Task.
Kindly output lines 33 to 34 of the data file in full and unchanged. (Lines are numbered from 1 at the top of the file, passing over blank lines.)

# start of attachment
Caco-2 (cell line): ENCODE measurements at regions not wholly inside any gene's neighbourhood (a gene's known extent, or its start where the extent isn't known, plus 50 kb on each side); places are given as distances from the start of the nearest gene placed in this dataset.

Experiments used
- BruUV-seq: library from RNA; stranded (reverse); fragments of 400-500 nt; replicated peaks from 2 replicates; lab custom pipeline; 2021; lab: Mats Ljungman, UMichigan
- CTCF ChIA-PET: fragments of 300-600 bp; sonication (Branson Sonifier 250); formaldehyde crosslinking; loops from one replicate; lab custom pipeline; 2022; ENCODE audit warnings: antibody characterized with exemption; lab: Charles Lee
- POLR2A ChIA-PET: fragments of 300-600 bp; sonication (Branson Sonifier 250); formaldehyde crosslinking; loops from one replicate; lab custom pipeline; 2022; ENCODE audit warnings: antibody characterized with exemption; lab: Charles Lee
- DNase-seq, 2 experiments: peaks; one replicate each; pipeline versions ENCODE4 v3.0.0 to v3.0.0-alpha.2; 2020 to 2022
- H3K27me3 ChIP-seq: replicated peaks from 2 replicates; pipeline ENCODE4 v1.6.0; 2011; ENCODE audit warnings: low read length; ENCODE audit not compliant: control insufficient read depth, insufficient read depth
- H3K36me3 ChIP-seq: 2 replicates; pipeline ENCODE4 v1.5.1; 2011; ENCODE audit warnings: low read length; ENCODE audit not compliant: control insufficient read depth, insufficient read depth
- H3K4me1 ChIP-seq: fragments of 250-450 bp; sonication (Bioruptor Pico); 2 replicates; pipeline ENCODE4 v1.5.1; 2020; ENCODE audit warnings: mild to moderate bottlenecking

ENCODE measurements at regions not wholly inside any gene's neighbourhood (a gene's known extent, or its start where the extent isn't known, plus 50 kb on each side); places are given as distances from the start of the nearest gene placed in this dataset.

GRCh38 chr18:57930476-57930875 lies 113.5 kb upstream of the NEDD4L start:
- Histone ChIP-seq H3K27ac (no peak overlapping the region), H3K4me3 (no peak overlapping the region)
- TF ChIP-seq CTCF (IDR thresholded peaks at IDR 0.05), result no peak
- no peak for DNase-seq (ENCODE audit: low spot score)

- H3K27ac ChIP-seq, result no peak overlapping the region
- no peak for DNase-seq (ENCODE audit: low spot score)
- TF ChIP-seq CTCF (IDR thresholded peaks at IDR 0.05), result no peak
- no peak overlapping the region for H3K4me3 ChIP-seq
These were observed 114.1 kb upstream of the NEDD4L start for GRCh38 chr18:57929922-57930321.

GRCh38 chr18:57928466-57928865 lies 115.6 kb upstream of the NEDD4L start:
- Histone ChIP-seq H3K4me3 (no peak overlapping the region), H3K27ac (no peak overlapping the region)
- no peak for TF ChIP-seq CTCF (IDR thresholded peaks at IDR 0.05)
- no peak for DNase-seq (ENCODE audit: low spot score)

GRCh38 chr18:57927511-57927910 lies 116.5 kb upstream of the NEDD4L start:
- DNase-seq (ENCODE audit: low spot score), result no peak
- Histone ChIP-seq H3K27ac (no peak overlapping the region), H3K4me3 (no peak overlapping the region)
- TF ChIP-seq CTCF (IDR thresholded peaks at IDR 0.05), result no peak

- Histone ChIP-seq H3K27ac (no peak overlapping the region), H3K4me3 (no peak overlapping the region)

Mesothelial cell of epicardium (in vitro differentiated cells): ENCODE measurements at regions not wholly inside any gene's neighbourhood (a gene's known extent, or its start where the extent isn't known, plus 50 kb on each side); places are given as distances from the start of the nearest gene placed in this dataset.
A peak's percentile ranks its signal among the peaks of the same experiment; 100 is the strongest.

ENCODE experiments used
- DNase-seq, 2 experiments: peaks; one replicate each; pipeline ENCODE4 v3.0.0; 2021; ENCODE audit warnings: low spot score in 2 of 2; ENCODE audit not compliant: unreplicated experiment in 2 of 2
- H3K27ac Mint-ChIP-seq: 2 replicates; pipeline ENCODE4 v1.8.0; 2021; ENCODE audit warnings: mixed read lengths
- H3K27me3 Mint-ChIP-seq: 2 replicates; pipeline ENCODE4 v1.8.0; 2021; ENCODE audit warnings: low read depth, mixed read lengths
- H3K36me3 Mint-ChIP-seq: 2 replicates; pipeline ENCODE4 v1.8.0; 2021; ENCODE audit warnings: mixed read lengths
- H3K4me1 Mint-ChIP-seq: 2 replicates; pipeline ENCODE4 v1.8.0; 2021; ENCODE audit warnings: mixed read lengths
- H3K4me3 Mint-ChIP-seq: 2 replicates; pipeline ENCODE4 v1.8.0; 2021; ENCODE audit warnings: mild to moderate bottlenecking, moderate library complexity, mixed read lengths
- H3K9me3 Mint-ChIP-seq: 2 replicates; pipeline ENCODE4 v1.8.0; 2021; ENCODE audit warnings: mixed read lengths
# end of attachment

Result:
- H3K27ac Mint-ChIP-seq: 2 replicates; pipeline ENCODE4 v1.8.0; 2021; ENCODE audit warnings: mixed read lengths
- H3K27me3 Mint-ChIP-seq: 2 replicates; pipeline ENCODE4 v1.8.0; 2021; ENCODE audit warnings: low read depth, mixed read lengths